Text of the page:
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Hullabaloo


Saturday, November 12, 2016

 
Confessions of the media overlords

by digby















Just a little reminder:
[CBS Chairman]Leslie Moonves can appreciate a Donald Trump candidacy.

"It may not be good for America, but it's damn good for CBS," he said of the presidential race.

Moonves called the campaign for president a "circus" full of "bomb throwing," and he hopes it continues.

"Most of the ads are not about issues. They're sort of like the debates," he said.

"Man, who would have expected the ride we're all having right now? ... The money's rolling in and this is fun," he said.

"I've never seen anything like this, and this going to be a very good year for us. Sorry. It's a terrible thing to say. But, bring it on, Donald. Keep going," said Moonves.

"Donald's place in this election is a good thing," he said Monday at the Morgan Stanley Technology, Media & Telecom Conference in San Francisco.

MSNBC's Andrew Lack:


“As reasonable as that [discarded liberal] programming was for when it was created, we’re in a long game now … This is may be the most interesting election of my lifetime … The world has never been more dangerous in my lifetime.”

“I think it’s a helluva story — and I like big stories,” Lack said, rejecting the notion that his and other news outlets are simply providing the reality TV mogul-turned-politician a free forum to reach and attract supporters.

“Donald Trump is leading our news coverage, and everybody else’s, because Donald Trump has cut a path through the Republican party that is profound right now … The coverage we’re giving to Trump is arguably 24-7 because he’s got 40 percent in the polls.”

And then there's Jeff Zucker of CNN who pretty much created Donald Trump's TV persona when he was at NBC and then pumped him (and Clinton's email "scandal") relentlessly during the campaign:

Does CNN Worldwide president Jeff Zucker feel responsible for the rise of Donald Trump?

“I don’t, because he has been the front-runner of the Republican party since he announced last June,” said Zucker during an intimate lunch meeting with reporters today. Just as Hillary Clinton got the lion’s share of attention in the Democratic race early on, “the front-runner of the party is always going to get a disproportionate amount of attention,” he said.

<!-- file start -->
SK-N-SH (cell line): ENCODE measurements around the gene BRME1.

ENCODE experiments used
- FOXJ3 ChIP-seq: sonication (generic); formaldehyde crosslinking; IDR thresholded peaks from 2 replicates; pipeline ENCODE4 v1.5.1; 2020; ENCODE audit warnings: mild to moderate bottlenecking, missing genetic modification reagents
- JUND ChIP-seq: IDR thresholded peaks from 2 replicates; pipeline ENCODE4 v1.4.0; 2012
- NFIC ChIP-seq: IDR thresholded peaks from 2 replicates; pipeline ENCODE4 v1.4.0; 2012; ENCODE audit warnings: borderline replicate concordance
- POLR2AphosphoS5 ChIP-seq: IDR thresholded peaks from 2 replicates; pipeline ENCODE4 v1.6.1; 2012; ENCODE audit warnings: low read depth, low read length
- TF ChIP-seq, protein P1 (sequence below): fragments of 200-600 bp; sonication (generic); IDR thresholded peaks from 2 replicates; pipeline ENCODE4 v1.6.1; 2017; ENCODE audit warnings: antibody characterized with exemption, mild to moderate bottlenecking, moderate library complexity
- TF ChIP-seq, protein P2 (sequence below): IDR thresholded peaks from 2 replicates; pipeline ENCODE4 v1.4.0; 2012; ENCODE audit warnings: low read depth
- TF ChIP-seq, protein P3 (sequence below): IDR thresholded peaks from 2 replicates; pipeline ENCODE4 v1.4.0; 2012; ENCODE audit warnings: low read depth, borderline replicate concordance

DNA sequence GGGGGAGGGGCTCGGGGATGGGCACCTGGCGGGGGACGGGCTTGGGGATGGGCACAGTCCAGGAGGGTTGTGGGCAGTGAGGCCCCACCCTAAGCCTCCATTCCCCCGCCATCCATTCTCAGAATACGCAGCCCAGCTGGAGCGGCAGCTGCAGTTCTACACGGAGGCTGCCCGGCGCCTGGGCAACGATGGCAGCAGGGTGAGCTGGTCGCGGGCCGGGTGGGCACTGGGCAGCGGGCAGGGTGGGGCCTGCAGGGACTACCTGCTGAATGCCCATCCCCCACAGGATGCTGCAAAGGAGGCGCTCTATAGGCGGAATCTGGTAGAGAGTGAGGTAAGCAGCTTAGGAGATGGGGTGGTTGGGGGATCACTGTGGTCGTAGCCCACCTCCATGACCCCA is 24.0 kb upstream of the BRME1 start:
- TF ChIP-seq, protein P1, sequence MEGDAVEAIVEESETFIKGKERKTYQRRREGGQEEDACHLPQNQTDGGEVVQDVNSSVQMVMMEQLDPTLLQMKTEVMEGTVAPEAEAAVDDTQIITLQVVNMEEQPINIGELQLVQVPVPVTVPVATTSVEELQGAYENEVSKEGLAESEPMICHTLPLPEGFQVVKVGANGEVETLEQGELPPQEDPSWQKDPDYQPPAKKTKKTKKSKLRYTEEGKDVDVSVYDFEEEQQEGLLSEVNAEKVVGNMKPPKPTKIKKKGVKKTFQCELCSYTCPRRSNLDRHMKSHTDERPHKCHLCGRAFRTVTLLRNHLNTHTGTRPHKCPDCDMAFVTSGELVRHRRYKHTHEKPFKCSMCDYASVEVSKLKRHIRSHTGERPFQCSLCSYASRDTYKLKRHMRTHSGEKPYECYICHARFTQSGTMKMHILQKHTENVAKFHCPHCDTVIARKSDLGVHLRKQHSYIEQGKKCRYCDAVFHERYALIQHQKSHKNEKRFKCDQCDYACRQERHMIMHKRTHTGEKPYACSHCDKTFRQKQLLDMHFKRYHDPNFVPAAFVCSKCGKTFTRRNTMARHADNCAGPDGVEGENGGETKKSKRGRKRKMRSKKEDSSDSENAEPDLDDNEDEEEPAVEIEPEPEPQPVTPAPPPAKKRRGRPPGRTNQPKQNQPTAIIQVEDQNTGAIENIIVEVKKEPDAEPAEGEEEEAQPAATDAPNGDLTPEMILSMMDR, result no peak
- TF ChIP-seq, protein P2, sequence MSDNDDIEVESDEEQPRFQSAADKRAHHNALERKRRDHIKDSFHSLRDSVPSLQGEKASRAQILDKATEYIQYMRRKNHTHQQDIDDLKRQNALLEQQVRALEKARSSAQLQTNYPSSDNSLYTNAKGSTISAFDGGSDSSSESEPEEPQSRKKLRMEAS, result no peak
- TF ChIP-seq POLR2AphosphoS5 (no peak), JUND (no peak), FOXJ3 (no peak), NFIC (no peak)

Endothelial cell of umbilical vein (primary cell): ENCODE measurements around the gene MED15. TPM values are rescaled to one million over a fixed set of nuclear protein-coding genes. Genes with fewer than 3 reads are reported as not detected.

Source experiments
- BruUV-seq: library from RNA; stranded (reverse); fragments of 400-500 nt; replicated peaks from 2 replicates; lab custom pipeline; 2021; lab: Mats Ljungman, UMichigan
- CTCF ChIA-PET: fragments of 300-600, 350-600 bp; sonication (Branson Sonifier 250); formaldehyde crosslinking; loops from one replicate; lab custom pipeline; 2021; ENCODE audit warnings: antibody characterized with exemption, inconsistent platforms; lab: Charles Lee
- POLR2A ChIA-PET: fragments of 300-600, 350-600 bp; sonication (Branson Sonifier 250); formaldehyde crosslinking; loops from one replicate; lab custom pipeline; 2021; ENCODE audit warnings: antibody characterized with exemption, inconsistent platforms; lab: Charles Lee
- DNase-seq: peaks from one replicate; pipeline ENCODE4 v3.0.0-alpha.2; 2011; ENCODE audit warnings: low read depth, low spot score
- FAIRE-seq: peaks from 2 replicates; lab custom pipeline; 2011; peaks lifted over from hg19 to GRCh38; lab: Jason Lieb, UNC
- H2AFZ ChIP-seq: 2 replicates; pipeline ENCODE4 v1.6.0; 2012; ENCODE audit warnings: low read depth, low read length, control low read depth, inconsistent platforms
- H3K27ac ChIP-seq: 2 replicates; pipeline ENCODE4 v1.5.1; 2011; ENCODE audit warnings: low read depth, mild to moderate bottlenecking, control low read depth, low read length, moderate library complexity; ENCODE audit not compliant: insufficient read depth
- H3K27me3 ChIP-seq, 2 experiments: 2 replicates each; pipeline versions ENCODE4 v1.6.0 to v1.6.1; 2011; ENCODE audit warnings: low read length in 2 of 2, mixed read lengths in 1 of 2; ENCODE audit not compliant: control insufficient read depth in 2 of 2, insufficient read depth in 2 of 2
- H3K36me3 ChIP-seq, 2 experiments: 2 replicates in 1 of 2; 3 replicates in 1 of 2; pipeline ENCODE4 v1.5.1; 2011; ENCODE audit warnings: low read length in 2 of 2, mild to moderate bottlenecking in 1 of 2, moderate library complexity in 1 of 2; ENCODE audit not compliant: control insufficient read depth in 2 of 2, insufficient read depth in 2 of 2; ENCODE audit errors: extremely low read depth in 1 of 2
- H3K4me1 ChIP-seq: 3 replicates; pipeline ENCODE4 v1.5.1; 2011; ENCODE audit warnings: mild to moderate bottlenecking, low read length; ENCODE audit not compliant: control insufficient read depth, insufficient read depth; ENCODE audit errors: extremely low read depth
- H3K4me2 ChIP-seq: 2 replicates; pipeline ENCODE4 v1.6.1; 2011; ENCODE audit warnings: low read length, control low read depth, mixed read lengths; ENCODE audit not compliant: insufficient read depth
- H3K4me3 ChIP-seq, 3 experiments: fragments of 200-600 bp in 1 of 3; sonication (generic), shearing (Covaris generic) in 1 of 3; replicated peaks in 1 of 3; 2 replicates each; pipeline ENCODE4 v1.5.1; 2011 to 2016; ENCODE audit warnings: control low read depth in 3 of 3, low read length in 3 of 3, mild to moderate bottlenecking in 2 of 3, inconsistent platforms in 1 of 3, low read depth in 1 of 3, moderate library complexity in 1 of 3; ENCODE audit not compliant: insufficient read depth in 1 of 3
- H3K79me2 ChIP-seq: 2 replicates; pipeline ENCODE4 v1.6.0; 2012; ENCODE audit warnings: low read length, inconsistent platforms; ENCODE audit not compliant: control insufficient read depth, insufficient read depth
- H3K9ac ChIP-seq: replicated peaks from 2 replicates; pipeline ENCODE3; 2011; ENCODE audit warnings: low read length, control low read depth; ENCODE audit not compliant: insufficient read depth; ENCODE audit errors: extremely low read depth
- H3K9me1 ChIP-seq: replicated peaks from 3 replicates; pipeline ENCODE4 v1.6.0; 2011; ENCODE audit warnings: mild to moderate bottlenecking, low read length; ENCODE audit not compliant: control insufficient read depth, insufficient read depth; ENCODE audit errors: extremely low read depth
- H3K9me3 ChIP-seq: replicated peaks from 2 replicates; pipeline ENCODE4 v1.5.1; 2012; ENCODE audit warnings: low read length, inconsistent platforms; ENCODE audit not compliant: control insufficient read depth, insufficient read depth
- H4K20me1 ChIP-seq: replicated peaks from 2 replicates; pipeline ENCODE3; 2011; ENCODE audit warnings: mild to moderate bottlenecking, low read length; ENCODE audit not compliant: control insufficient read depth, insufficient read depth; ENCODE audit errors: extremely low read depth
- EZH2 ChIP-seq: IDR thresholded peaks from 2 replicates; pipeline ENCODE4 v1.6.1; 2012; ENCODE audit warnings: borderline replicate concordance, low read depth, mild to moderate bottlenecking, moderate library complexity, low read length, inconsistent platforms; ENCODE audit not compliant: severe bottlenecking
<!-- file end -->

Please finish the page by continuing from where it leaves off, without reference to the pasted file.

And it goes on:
Zucker also says Trump “has been much more available than many of the others who have been or are still in the race. Just because he says ‘yes’ and has subjected himself to those interviews, and [other candidates] don’t, I’m not going to penalize him for saying ‘yes.'”

He later stopped doing those phone in interviews but it didn't stop the many hours of Trump focused coverage including uninterrupted Nuremburg rallies. CNN did very well in the ratings. Very well.

In summation, Zucker argued, “I actually reject that premise that we’ve given too much attention to him.”

They are, by the way, social friends as well as business associates

The Washington Posts' Margaret Sullivan wrote about this phenomenon a while back:
Can you blame a TV executive such as Zucker for doing his job — striving for the highest possible ratings and profits?

Maybe not at NBC, where as the head of the entertainment division, Zucker bore no responsibility to the public interest when he made Trump a reality-show star.

But when it comes to CNN’s news coverage — its journalism — that’s a different matter. Decisions about covering a presidential campaign should consider what’s best for citizens as well as what’s best for Time Warner’s shareholders.

Some would say that CNN merely held up the mirror to Trump, and voters freely chose him over his Republican competitors. And now, voters may freely choose him over Hillary Clinton, who has made the coverage problem worse by being the anti-Trump — failing to connect emotionally with voters and even at the basic political task of making news. Partly by being so guarded, she’s ceded the near-monopoly on news to her more charismatic rival.

But it is, after all, the responsibility of the press to hold candidates accountable, not to provide publicity.

Twice, Zucker made Trump a winner. And twice, Trump made Zucker a winner.

But what about the rest of us?

Good question.


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